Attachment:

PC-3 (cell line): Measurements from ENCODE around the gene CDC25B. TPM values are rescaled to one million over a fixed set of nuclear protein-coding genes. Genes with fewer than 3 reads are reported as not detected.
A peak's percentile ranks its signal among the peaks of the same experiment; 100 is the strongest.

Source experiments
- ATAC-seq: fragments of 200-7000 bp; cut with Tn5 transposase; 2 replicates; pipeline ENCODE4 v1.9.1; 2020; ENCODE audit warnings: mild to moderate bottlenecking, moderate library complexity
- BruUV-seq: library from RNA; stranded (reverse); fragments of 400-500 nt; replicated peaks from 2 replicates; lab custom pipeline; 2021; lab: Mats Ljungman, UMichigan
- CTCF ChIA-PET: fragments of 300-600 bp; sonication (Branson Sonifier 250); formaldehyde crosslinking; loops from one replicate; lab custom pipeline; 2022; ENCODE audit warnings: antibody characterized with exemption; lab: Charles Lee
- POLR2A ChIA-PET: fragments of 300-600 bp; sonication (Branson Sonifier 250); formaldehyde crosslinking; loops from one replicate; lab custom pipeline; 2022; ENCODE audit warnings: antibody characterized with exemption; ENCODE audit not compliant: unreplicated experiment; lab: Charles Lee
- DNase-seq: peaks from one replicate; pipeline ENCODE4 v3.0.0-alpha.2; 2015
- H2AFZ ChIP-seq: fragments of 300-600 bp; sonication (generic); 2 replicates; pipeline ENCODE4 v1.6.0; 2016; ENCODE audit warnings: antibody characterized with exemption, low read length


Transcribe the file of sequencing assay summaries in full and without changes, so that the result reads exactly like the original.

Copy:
PC-3 (cell line): Measurements from ENCODE around the gene CDC25B. TPM values are rescaled to one million over a fixed set of nuclear protein-coding genes. Genes with fewer than 3 reads are reported as not detected.
A peak's percentile ranks its signal among the peaks of the same experiment; 100 is the strongest.

Source experiments
- ATAC-seq: fragments of 200-7000 bp; cut with Tn5 transposase; 2 replicates; pipeline ENCODE4 v1.9.1; 2020; ENCODE audit warnings: mild to moderate bottlenecking, moderate library complexity
- BruUV-seq: library from RNA; stranded (reverse); fragments of 400-500 nt; replicated peaks from 2 replicates; lab custom pipeline; 2021; lab: Mats Ljungman, UMichigan
- CTCF ChIA-PET: fragments of 300-600 bp; sonication (Branson Sonifier 250); formaldehyde crosslinking; loops from one replicate; lab custom pipeline; 2022; ENCODE audit warnings: antibody characterized with exemption; lab: Charles Lee
- POLR2A ChIA-PET: fragments of 300-600 bp; sonication (Branson Sonifier 250); formaldehyde crosslinking; loops from one replicate; lab custom pipeline; 2022; ENCODE audit warnings: antibody characterized with exemption; ENCODE audit not compliant: unreplicated experiment; lab: Charles Lee
- DNase-seq: peaks from one replicate; pipeline ENCODE4 v3.0.0-alpha.2; 2015
- H2AFZ ChIP-seq: fragments of 300-600 bp; sonication (generic); 2 replicates; pipeline ENCODE4 v1.6.0; 2016; ENCODE audit warnings: antibody characterized with exemption, low read length